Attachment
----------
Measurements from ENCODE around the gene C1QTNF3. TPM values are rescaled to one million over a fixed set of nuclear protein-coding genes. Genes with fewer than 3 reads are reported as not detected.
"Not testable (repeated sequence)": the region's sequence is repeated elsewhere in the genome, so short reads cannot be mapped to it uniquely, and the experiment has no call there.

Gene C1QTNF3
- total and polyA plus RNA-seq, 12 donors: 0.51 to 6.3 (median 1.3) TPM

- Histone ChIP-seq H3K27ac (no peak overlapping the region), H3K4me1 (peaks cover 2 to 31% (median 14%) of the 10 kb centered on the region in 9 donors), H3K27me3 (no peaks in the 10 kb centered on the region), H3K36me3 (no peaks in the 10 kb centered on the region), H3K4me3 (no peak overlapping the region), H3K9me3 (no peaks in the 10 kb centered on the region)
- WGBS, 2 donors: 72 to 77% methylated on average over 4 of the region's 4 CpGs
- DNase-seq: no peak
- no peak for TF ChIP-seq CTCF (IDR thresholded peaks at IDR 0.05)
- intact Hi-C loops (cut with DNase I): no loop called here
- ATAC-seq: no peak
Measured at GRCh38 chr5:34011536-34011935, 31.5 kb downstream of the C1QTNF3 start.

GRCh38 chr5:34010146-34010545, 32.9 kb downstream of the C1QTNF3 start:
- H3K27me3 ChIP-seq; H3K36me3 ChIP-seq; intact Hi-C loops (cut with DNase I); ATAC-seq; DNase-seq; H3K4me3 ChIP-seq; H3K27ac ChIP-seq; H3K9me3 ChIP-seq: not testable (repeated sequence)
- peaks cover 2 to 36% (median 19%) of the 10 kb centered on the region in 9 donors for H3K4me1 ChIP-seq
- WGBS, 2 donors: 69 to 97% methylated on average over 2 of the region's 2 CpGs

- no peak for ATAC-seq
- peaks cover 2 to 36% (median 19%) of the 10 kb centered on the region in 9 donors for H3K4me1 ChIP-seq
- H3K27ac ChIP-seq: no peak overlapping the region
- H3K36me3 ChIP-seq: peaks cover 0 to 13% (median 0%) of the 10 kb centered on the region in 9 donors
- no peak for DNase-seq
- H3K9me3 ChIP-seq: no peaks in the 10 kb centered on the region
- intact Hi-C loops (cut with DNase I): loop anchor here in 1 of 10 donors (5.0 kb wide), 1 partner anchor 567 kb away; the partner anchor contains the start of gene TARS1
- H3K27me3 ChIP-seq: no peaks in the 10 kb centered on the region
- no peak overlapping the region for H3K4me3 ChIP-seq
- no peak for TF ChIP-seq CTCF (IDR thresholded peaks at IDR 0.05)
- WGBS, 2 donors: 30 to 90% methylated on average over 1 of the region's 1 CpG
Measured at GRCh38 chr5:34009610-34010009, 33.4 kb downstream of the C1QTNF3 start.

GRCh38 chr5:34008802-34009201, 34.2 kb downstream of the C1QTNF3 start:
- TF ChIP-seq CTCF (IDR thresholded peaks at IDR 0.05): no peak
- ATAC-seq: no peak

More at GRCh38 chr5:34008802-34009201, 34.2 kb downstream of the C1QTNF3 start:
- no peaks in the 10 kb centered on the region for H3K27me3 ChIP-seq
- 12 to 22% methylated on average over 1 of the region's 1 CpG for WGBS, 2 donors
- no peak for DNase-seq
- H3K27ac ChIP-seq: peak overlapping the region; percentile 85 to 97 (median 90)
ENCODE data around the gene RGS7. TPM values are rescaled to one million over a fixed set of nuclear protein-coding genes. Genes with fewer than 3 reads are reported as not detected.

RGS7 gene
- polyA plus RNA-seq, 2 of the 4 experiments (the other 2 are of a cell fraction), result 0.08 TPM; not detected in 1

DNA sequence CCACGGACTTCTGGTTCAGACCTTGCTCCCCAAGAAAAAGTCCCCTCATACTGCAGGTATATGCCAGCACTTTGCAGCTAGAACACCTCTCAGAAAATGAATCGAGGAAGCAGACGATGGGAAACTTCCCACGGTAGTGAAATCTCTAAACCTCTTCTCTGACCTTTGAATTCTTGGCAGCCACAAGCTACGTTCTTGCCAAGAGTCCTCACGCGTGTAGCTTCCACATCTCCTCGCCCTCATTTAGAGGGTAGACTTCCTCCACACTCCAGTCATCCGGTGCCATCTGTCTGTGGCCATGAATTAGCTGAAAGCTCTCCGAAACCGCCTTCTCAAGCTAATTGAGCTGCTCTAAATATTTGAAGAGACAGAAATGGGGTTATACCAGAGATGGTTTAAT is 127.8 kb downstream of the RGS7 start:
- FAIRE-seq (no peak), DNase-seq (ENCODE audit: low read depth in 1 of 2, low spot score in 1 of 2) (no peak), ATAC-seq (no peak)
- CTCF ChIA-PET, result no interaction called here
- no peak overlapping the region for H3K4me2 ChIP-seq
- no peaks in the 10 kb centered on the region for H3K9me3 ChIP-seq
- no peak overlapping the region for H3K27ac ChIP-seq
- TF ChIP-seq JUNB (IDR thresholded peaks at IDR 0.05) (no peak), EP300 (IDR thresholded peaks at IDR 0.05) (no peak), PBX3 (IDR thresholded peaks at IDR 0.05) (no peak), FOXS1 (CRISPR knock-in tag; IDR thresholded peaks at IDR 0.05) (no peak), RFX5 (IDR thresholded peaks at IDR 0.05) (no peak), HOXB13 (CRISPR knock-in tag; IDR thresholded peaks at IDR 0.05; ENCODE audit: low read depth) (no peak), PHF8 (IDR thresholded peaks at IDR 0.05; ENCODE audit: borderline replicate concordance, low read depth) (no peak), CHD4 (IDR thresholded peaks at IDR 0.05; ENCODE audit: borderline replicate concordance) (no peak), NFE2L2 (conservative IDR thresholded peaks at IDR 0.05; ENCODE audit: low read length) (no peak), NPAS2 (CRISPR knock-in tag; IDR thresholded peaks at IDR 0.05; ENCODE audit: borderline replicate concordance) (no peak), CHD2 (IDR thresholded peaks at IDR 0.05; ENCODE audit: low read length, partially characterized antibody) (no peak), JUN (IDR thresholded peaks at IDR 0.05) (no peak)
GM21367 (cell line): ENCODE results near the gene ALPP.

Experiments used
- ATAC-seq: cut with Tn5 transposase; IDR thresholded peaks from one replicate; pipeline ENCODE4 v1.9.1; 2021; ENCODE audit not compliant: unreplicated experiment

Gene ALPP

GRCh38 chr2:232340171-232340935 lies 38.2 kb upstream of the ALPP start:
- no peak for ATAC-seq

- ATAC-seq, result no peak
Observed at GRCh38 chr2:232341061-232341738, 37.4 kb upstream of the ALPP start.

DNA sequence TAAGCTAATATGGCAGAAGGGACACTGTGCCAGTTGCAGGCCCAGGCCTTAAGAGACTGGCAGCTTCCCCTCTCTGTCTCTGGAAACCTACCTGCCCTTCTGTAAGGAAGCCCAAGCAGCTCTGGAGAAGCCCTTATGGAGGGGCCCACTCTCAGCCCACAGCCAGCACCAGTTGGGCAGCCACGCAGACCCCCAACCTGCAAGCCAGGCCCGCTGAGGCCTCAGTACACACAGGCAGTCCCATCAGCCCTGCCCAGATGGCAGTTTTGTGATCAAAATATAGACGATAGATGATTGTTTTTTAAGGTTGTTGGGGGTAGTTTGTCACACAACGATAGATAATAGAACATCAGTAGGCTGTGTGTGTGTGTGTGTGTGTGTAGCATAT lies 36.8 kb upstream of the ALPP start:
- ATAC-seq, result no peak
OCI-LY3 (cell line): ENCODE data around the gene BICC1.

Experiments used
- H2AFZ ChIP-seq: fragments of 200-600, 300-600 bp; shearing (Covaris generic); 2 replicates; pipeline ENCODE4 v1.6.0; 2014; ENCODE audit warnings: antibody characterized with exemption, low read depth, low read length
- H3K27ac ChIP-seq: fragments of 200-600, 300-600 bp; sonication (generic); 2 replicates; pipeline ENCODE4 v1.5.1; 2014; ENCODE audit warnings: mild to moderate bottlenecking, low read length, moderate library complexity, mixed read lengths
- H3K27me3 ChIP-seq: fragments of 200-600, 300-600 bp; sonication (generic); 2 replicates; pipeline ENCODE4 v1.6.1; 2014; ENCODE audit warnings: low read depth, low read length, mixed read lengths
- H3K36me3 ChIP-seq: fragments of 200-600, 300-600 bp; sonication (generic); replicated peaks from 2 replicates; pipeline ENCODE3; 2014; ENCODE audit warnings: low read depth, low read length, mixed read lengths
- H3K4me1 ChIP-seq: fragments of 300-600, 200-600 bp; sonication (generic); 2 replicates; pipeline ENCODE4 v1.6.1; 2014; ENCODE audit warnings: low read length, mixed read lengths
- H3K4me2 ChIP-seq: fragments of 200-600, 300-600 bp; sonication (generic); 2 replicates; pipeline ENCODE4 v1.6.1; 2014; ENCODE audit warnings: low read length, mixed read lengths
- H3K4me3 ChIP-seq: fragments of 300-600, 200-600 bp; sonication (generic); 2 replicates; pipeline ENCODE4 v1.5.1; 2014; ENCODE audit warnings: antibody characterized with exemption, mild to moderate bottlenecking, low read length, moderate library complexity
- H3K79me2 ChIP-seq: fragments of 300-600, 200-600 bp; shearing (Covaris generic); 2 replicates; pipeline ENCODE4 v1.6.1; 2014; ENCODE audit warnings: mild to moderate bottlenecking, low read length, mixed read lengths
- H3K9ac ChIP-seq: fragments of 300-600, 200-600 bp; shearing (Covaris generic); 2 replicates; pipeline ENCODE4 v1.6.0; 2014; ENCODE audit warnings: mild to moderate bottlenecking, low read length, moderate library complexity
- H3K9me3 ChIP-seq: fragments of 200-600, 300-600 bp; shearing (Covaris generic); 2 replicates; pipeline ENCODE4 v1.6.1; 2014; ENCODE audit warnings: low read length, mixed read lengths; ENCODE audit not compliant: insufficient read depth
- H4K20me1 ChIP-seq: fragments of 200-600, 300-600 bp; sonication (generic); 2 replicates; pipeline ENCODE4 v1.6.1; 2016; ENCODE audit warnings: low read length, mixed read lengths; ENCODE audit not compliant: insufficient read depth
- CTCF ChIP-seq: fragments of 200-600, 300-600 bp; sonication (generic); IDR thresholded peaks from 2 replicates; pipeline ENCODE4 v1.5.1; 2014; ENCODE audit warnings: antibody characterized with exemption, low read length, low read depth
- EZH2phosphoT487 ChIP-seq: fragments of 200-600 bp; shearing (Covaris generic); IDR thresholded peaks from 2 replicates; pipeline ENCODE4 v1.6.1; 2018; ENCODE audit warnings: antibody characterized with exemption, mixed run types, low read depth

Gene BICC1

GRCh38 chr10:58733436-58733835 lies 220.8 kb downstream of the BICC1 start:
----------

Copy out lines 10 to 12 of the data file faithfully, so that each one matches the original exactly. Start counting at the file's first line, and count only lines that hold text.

- ATAC-seq: no peak
Measured at GRCh38 chr5:34011536-34011935, 31.5 kb downstream of the C1QTNF3 start.

GRCh38 chr5:34010146-34010545, 32.9 kb downstream of the C1QTNF3 start: